Any activity based on a zoo theme is a favorite of small children.

Zoo-Themed Activities for Perceptual & Gross Motor Skills

by Mary Davis

"Look at me!" Your little daughter calls out. You're just as proud of her as she is of herself for doing something new. Each new movement -- whether she runs, skips, hops or twirls -- helps develop her large motor skills. And, when she mimics a monkey's silliness or flies like a bird, she's showing her perceptual knowledge. Whether you're organizing a playdate, a birthday party or just having fun with your own kids, turn together time into a fun zoo time. Activities like these help develop motor and perceptual skills, while she's enjoying time with other kids or just fun time with mommy.

1. Feed the Animals

Make some quick zoo-animal tossing targets. Glue magazine pictures of zoo animals onto the front of empty cereal boxes. Or use zoo-print paper plates available in party stores. Cut a mouth hole in each of the animal pictures, with some holes being larger and some smaller. Provide real foods, like in-the-shell peanuts, apples or cereal pieces for her to toss into the animals' mouths. Encourage her to think about which size of mouth she would toss the larger the foods into. Keep the game pieces around for playing at any time, and tell her she can toss beanbags, blocks or soft toys into the animals' mouths.

2. Animal Races

"On your mark, Get ready, Get set..." Buy some zoo animal cards, or use the game pieces to make a racing game. Get silly and show your little boy how each animal moves, encouraging him to make the same motions. Use words like fast, slow, walk, crawl, swim, fly and slither. Pair your child up with a sibling or a friend, or play the race game with him yourself. Have him pick a card. On the word, "go", everyone should move like the animal on the card to a finish line.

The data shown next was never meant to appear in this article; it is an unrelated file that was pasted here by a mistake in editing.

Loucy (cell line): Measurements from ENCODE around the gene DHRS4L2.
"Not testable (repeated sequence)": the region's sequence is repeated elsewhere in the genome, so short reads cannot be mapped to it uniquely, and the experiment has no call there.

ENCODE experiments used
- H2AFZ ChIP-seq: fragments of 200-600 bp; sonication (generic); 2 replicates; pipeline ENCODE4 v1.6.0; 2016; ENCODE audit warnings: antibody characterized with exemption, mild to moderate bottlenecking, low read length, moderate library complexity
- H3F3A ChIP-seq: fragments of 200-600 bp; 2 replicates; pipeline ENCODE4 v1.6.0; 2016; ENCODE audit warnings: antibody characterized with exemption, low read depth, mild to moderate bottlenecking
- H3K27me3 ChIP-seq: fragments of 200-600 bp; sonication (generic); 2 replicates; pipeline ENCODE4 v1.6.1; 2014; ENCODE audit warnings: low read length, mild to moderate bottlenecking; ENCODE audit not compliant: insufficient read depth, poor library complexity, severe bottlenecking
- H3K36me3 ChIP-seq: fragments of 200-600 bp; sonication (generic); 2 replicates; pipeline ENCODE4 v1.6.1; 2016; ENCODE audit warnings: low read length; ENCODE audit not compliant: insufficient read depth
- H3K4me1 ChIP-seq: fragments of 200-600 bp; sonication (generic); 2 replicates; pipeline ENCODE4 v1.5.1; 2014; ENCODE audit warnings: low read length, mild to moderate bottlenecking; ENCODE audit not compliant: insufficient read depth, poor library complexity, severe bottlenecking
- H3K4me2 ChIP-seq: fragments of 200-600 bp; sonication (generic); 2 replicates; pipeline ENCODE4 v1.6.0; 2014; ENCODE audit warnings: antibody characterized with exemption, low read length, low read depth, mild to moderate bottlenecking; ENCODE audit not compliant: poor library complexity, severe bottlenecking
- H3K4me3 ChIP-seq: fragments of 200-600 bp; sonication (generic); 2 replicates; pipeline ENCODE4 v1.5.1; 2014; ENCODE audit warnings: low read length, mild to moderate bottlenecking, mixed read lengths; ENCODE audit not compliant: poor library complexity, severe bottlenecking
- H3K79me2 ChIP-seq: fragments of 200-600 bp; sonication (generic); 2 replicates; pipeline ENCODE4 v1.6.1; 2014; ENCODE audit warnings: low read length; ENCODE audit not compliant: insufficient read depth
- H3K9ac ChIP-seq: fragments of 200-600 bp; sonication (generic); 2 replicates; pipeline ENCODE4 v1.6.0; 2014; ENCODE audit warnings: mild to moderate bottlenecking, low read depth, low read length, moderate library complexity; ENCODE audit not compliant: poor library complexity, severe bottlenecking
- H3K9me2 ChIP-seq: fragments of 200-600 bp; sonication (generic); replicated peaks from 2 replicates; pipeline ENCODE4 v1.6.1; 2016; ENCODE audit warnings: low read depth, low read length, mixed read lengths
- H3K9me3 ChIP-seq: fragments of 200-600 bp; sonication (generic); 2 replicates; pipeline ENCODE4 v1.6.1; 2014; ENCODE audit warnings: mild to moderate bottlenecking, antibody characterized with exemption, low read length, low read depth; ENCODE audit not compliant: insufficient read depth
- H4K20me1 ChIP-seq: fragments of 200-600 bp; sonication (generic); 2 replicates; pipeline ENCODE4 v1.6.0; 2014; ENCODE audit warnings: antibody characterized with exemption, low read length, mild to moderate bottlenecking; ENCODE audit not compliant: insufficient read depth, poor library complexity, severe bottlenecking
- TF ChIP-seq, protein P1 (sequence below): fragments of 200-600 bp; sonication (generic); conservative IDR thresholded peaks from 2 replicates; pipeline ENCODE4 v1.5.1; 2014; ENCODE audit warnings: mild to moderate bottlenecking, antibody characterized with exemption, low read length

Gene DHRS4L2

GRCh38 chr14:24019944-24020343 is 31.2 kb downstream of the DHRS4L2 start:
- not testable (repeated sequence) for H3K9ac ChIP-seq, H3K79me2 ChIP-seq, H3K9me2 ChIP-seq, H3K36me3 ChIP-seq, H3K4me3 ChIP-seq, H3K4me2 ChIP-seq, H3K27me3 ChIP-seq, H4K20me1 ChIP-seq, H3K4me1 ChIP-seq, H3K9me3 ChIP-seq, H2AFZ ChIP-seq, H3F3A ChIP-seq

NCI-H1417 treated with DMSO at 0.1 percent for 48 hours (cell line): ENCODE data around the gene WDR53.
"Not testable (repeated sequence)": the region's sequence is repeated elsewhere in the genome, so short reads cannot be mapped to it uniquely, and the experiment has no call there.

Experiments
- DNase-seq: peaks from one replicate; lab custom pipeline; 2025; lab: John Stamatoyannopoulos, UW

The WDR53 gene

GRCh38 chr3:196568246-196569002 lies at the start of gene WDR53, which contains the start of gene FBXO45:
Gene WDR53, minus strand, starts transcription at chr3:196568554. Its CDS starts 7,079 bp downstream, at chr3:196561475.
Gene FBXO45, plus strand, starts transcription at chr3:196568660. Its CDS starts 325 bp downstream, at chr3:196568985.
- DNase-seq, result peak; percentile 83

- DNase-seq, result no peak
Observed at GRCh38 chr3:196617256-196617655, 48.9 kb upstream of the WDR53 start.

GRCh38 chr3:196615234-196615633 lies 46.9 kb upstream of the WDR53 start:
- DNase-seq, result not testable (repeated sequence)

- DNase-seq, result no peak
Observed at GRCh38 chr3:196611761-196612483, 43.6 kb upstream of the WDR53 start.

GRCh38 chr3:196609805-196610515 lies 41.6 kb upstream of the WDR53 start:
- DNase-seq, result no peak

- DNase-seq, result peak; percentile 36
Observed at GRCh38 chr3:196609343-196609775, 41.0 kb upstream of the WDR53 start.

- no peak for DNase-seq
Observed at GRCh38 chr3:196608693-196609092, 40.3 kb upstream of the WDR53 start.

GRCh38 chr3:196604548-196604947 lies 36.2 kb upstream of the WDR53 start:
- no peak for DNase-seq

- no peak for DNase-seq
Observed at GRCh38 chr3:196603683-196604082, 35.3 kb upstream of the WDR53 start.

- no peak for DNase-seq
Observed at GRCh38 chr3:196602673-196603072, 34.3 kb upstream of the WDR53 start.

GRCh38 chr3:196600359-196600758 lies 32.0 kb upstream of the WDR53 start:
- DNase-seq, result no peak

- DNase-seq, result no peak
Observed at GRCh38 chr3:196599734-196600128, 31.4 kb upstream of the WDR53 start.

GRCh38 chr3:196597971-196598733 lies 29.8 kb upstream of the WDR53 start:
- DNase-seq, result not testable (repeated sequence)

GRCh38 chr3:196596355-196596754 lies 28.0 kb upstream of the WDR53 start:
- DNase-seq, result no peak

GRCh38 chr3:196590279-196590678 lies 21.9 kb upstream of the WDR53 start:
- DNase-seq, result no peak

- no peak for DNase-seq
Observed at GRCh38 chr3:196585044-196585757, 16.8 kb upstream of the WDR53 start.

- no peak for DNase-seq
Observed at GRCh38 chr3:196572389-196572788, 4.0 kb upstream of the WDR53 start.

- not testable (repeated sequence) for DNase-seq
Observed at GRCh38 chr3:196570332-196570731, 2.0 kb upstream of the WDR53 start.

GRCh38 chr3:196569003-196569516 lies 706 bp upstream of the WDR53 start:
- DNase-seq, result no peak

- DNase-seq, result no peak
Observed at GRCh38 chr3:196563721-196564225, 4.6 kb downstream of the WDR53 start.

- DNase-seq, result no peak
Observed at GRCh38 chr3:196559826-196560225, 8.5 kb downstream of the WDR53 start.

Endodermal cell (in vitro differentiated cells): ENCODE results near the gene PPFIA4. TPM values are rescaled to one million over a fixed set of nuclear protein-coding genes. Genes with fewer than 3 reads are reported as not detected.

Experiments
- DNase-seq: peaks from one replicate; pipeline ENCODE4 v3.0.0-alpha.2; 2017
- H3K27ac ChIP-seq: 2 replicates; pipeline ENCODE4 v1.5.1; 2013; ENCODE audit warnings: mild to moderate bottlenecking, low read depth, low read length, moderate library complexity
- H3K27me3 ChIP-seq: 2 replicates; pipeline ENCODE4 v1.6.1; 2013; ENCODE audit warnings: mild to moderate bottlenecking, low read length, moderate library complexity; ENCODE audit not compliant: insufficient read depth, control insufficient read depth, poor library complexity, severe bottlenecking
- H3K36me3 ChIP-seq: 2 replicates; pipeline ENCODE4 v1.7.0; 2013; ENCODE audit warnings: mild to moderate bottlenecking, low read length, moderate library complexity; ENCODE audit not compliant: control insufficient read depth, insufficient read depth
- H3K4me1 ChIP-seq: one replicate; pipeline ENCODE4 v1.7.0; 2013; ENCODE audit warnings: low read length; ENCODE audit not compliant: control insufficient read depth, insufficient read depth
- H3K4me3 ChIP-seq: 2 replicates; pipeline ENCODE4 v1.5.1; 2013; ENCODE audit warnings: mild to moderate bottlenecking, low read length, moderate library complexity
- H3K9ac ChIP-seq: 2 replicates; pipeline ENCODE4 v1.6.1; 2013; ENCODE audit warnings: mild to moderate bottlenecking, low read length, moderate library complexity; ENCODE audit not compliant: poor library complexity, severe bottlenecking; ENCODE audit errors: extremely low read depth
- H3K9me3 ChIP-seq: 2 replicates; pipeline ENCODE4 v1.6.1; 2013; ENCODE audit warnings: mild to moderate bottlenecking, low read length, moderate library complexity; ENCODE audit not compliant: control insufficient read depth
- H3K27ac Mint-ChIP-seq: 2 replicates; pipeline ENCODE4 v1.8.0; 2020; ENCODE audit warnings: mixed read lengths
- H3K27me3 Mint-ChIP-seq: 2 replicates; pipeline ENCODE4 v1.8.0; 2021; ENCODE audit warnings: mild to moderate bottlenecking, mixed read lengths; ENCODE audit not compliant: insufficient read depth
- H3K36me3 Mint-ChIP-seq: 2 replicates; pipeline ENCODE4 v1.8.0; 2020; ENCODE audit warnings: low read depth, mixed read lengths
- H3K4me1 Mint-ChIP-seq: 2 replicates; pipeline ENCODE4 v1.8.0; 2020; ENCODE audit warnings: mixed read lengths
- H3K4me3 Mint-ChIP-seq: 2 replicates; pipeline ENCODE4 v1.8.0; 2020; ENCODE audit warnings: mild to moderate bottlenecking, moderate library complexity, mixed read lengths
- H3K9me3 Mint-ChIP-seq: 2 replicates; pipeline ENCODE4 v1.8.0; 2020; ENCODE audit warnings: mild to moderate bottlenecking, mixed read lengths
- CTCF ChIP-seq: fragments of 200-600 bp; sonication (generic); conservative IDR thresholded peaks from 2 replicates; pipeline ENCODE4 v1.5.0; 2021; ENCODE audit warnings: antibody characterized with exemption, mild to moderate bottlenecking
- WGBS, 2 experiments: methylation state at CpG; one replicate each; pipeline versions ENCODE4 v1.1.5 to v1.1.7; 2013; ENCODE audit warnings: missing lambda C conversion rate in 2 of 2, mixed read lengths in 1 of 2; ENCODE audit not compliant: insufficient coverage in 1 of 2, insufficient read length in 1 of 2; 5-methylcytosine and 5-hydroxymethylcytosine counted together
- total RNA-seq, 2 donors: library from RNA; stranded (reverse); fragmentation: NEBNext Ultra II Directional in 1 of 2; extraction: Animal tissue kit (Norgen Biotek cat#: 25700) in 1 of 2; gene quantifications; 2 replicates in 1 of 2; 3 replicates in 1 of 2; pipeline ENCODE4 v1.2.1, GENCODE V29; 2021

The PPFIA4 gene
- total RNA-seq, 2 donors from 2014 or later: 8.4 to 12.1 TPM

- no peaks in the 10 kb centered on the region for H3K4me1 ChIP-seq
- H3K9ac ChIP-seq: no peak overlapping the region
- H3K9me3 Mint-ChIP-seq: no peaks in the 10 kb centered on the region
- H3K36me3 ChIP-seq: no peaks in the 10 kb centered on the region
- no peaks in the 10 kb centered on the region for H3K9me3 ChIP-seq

3. Let's Limbo

Toddlers and preschoolers love active games, especially those that are a little different from the "same old, same old'' type. Use a swimming pool noodle as a limbo bar. Set it low enough so that your youngest child will need to bend to pass under the limbo bar. Say the names of some interesting animals that she can mimic trying to get under the limbo pole. Your child will have to figure out the best way for that creature to get under the pole. For example, he can drop to the floor and crawl slowly like a turtle, or bend backward to get his giraffe neck under the pole. It is also quite all right to crawl through on all-fours like a zebra. An elephant would have to make sure his trunk didn't get in the way, and kangaroo can possibly hop right over the pole. Use plenty of language, and play some zoo music for a livelier game.

4. Welcome to the Zoo

Let your preschool daughter's imagination soar as she creates one or more zoo animals to display on the porch or inside the front door. Supply cardboard boxes, wrapping paper tubes, paper bags, construction paper and some child-safe art tools. She can make everything from turtles and alligators, giraffes to hippos, exotic fish to birds and monkeys to apes to delight those who enter your "zoo."

Photo Credits

  • Thinkstock/Comstock/Getty Images